Attention all defense nerds! We know you. We are you. You are getting ready for your August vacation, when normal people take a break from work. You, however, are not normal people. Your vacations are really just a chance to surreptitiously catch up on juicy work reading while pretending to relax with family and friends (or to escape them entirely).
So before you grudgingly flee your keyboards and cubicles and take your pasty bodies to the beach, here is our list of top reads (and looks and listens) that you may have missed during the past year. Catch up and keep those brain cells energized after slathering on the sunscreen! Not all of these are obviously about defense and national security, but all will sharpen your thinking and help you think more creatively about future as well as the world we live in now.
The Recent Wars
Tribe: On Homecoming and Belonging, by Sebastian Junger. The best-selling author of War and co-director of the striking Afghan war documentary Restrepo (which is an absolute must-see), Junger wrestles in this book with the vast discontinuities between the surprisingly uplifting experience of bonding in combat and the reality of coming home to a fractured nation lacking any sense of solidarity. He finds that the veterans of today’s wars “often come home to find that, although they’re willing to die for their country, they’re not sure how to live for it.” This unusual meditation is not so much about veterans as it is a reflection upon the deep divisions in American society today and what to do about it, drawn from the lessons of those who have fought.
Ashley’s War: The Untold Story of a Team of Women Soldiers on the Special Ops Battlefield, by Gayle Tzemach Lemmon. This engaging book tells the story of the first women to serve in the Army’s Cultural Support Teams (CST), which were attached to special operations forces fighting in Afghanistan. Although women were not technically allowed to serve in combat positions at the time, they faced the very same dangers while gathering vital intelligence that their male colleagues could not obtain from Afghan women. Lemmon weaves together their combat experiences with the more personal details of the sisterhood that these trailblazers formed and beautifully describes how these women and their male counterparts grieved together when the first CST member was killed in action. (While you’re at it, read Secretary of Defense Ash Carter’s December 2015 announcement that opened all positions in the U.S. military to women — it’s the true epilogue to this book.)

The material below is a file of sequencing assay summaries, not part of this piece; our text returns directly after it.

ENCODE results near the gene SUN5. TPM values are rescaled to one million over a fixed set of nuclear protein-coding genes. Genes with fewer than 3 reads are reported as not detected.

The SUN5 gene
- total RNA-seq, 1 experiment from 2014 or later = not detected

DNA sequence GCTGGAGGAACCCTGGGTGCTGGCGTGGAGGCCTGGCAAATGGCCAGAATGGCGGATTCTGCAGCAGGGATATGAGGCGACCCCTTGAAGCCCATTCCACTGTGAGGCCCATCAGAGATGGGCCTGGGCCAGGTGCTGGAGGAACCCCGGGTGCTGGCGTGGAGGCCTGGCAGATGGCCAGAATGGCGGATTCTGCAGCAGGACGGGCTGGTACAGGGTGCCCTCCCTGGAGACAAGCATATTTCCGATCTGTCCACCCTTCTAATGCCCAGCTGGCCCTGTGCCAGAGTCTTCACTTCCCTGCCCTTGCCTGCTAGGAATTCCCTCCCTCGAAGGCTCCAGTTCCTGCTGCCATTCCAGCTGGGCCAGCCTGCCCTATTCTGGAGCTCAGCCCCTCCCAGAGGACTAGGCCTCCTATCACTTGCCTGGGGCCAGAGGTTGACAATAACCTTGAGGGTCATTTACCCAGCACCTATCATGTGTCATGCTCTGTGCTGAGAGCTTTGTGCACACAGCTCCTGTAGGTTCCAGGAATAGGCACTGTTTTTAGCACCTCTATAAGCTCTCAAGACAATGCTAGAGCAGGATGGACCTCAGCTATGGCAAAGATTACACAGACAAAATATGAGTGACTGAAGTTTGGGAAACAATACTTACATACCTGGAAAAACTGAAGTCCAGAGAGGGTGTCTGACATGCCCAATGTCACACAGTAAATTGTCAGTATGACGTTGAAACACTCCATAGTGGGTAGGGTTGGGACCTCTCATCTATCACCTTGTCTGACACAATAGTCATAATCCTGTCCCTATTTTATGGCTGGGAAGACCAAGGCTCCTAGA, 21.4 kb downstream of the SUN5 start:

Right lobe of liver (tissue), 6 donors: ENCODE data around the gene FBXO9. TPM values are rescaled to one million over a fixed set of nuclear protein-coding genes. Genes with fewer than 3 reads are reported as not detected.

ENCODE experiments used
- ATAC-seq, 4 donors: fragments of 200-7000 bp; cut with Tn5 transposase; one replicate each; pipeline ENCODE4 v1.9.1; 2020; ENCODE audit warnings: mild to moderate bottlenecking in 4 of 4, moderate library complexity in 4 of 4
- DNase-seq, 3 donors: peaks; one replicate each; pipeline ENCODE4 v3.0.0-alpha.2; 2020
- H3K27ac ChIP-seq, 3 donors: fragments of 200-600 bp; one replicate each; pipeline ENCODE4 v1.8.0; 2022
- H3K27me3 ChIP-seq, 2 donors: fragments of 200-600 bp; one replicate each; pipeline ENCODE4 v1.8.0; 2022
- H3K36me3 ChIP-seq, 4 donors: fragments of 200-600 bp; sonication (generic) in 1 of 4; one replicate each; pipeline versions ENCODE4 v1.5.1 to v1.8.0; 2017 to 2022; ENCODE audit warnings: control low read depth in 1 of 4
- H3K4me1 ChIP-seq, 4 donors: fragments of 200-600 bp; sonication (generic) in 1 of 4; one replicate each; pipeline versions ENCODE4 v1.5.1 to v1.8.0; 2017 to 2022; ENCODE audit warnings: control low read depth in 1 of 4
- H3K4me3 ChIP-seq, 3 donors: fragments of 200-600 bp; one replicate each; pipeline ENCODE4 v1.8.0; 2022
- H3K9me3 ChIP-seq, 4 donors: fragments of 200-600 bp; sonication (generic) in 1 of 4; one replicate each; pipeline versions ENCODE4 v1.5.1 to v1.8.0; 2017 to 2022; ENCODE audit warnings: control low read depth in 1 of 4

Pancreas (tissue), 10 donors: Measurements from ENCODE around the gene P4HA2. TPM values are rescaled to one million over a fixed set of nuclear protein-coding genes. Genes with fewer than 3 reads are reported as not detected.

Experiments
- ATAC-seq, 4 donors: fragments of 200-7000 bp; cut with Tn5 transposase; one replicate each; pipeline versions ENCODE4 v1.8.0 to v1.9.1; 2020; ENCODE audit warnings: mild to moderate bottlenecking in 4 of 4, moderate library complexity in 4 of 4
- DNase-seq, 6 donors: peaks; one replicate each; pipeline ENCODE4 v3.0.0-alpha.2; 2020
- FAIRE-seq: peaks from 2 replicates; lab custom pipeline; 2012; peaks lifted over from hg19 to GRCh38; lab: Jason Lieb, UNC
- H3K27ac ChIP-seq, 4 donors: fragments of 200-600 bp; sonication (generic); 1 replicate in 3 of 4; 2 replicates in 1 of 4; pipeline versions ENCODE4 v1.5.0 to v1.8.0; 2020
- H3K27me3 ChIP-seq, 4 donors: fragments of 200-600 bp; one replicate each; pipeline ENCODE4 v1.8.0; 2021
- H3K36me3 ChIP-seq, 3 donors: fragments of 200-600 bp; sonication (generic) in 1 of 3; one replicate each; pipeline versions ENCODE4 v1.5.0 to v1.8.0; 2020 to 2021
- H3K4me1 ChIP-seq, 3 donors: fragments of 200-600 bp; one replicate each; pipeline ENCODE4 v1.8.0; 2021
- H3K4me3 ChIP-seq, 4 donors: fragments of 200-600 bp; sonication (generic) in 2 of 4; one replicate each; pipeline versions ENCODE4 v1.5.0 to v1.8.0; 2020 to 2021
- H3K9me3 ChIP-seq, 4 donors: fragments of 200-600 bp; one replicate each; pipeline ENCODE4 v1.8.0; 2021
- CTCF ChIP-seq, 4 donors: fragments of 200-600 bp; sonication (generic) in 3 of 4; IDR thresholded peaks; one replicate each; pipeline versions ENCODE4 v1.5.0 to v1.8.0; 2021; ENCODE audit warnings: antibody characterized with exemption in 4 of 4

Youngblood, by Matt Gallagher. A gripping novel that navigates the often unique challenges of small unit leadership in today’s wars, combining thriller, mystery, and love story into a compelling account. Narrated by “Lieutenant Jack,” a young Army platoon leader in post-surge Iraq, the tale veers in surprising directions with an unexpected ending that highlights the irony and complexity of our recent wars — and what we are asking our young men and women in uniform to do. This might be the best fictional piece yet from the wars of 9/11.
Season 2 of Serial. This 11-episode podcast interviews Army soldier Bowe Bergdahl about his disappearance from an outpost in eastern Afghanistan in 2009. This fresh and riveting chronicle exposes the bizarre mindset that led him to leave his base and the immense efforts of the soldiers who put themselves at risk to find him. More than just a story about Bergdahl, this series does a remarkable job explaining the larger context of the war with all its frustrating and often inexplicable contradictions. Listening to this account in the words of those who were there makes it starkly clear why his fellow soldiers were so outraged upon his return.
The Wars of Today and Tomorrow
“The Obama Doctrine,” by Jeffrey Goldberg in The Atlantic. Whether you agree with the president or not, there is no doubt that his decisions about Syria, Iran, Russia, terrorism, and beyond will shape the U.S. national security agenda for years to come. This fascinating article, based on extensive personal interviews, reveals both the practical reasons and the deeper philosophical underpinnings of some of his key decisions —including his dim view of foreign policy experts and why he chose to break, in his own words, “the playbook in Washington that presidents are supposed to follow.”